I wonder if it may be worthwhile to have each film strip from the triptych sequences presented individually in a bonus feature at 1.33:1?

 

Viewing individual strips of the triptych is an extraordinary experience, especially those that are 4.0 density black.

 

RAH


"All men dream: but not equally. Those who dream by night in the dusty recesses of their minds wake in the day to find that it was vanity: but the dreamers of the day are dangerous men, for they may act their dreams with open eyes, to make it possible. This I did." T.E. Lawrence


#16 of 30 Brandon Conway

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Posted October 22 2013 - 12:45 PM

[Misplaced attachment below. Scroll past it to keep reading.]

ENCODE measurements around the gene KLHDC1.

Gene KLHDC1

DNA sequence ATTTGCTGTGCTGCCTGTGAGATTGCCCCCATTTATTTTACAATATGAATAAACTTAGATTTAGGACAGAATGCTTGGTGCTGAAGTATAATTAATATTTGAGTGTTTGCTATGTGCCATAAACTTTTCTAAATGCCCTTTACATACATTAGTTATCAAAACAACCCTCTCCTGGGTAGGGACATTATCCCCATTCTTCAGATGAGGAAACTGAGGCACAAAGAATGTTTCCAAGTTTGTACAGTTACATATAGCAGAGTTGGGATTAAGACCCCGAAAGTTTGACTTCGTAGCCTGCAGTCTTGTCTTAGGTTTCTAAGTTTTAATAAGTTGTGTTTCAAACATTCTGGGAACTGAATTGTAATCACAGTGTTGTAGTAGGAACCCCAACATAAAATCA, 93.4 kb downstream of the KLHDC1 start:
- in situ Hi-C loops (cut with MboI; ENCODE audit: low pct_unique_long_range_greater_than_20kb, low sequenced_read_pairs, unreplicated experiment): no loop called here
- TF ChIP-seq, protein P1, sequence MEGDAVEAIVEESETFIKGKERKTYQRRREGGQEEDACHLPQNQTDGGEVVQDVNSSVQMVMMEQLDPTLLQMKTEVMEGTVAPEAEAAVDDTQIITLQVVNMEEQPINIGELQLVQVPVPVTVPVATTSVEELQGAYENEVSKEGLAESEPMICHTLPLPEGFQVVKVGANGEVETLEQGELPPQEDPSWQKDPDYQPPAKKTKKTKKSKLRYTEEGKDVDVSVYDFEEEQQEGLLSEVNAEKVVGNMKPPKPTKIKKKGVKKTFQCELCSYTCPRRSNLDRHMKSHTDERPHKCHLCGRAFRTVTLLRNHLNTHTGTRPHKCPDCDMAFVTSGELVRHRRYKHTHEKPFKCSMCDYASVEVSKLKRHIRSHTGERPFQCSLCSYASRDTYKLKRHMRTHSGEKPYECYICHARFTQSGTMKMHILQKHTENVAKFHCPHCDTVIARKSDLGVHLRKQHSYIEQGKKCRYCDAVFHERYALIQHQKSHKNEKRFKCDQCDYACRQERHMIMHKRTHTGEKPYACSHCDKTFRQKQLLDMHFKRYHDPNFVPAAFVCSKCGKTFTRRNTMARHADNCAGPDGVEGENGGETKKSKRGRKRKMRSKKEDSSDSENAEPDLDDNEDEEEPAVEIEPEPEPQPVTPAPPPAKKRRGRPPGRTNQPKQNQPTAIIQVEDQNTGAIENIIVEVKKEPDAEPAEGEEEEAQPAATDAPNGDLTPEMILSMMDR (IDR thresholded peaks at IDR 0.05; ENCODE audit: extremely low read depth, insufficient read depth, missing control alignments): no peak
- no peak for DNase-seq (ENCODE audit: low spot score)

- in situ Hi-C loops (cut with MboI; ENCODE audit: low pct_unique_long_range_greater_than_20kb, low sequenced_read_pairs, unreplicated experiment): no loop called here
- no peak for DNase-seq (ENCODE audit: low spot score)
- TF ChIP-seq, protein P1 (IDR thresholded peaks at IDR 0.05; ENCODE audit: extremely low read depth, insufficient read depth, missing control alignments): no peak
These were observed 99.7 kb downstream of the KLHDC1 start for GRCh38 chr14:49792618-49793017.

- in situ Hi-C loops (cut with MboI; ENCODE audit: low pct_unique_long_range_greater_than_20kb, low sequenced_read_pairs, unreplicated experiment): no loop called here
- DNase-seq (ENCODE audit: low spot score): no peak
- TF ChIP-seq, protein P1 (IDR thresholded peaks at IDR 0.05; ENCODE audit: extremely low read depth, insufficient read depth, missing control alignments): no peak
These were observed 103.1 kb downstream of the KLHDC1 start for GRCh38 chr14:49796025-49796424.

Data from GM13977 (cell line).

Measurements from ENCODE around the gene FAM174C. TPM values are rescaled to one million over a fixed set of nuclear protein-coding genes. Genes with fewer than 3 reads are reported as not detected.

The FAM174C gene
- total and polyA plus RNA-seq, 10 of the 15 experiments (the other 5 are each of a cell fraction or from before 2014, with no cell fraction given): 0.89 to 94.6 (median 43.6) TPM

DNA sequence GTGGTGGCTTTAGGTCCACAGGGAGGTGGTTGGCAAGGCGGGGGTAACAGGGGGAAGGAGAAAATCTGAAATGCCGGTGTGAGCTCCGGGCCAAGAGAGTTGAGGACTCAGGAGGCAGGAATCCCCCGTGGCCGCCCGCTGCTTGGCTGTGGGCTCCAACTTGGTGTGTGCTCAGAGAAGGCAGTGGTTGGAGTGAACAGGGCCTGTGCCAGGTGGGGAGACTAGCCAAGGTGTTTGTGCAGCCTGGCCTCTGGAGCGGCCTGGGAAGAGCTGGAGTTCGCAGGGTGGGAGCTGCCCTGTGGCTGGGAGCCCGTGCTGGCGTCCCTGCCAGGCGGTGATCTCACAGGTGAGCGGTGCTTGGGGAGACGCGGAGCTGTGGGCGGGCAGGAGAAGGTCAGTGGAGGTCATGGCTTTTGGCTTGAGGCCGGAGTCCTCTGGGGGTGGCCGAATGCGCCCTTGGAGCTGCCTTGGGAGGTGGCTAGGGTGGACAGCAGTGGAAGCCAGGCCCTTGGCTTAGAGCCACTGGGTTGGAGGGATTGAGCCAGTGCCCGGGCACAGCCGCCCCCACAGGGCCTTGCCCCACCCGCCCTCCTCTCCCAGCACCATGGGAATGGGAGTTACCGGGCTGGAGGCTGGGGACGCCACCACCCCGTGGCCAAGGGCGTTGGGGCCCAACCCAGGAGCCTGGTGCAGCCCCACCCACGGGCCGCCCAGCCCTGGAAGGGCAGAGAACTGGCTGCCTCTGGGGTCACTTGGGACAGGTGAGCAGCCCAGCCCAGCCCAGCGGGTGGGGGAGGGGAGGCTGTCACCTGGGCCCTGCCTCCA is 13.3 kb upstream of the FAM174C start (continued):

I can't tell if I should take that comment at face value or if my sarcasm detector is broken.

 

I've only read about the film, and so I don't know if there would be any value to seeing the three-strips separately or not. Obviously they were meant to be seen together, but perhaps since the relative resolution will be lower when presented together 4.00:1 seeing them separately at 1.33:1 would be of interest, maybe with a multi-angle remote toggling option.

 

Or maybe I'm just asking a foolish question.